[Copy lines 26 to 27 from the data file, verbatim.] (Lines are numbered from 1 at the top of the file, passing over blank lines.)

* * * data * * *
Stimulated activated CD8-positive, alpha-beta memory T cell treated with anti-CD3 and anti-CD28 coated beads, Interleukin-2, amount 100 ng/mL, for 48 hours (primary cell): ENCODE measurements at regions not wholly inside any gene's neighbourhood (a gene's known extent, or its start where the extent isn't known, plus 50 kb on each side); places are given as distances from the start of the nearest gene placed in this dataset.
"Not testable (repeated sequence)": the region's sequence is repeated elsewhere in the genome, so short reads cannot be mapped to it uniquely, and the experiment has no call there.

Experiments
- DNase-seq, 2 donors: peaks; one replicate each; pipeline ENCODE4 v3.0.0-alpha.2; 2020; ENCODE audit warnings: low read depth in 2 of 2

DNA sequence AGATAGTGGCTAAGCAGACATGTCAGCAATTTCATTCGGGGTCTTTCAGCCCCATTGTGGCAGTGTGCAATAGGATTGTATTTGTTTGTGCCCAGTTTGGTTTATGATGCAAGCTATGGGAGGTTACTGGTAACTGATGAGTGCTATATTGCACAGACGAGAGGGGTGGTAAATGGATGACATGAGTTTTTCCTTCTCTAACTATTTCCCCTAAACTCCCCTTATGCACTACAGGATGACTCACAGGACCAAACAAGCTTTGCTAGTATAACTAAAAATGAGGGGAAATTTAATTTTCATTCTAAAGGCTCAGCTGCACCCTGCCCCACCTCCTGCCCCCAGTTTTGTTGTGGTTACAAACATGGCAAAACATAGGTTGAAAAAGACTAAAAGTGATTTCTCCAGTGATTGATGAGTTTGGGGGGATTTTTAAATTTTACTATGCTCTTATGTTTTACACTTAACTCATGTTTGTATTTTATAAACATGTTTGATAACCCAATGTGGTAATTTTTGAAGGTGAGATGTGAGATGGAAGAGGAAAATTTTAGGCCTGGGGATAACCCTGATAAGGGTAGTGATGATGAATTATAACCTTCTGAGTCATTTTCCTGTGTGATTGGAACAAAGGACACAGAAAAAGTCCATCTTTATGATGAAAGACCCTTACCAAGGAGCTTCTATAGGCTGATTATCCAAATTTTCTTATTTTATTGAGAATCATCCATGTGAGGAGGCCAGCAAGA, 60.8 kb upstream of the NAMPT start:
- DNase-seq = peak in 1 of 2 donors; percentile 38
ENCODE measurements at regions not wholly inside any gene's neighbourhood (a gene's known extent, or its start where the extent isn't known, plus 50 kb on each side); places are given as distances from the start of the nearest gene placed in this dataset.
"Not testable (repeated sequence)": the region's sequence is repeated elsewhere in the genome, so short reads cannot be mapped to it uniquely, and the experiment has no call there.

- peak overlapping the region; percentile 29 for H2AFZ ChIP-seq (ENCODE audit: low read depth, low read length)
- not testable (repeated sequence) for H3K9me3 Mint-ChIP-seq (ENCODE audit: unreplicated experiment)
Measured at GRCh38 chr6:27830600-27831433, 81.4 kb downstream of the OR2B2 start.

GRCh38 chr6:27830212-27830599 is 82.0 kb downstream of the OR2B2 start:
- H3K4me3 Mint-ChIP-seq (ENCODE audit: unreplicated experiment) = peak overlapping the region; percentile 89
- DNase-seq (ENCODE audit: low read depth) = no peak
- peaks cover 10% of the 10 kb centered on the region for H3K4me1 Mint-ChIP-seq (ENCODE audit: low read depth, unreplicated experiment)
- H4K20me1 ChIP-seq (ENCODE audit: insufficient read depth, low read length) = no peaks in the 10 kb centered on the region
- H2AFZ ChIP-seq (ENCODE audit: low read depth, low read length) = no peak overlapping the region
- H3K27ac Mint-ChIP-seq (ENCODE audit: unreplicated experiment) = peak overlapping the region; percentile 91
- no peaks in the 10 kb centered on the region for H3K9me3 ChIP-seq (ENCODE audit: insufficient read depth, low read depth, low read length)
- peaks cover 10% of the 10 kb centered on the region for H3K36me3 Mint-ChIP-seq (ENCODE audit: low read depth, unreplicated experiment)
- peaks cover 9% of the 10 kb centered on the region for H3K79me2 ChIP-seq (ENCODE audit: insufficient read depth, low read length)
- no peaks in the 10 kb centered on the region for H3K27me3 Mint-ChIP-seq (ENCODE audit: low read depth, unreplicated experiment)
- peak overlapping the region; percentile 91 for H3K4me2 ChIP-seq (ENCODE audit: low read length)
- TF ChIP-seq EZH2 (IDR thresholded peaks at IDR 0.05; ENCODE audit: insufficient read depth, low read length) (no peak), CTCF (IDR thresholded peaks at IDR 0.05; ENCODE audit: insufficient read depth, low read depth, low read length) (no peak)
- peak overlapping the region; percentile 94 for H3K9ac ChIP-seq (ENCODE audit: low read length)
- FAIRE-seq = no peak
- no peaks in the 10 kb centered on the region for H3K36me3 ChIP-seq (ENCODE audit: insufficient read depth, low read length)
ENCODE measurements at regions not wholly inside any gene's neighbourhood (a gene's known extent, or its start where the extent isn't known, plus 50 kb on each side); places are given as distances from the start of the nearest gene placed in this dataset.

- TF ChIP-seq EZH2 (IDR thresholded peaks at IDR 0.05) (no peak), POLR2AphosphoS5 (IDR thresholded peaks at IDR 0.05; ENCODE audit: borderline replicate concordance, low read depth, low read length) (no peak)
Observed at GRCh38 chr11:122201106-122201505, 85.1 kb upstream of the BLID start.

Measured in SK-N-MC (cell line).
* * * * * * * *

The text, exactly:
- FAIRE-seq = no peak
- no peaks in the 10 kb centered on the region for H3K36me3 ChIP-seq (ENCODE audit: insufficient read depth, low read length)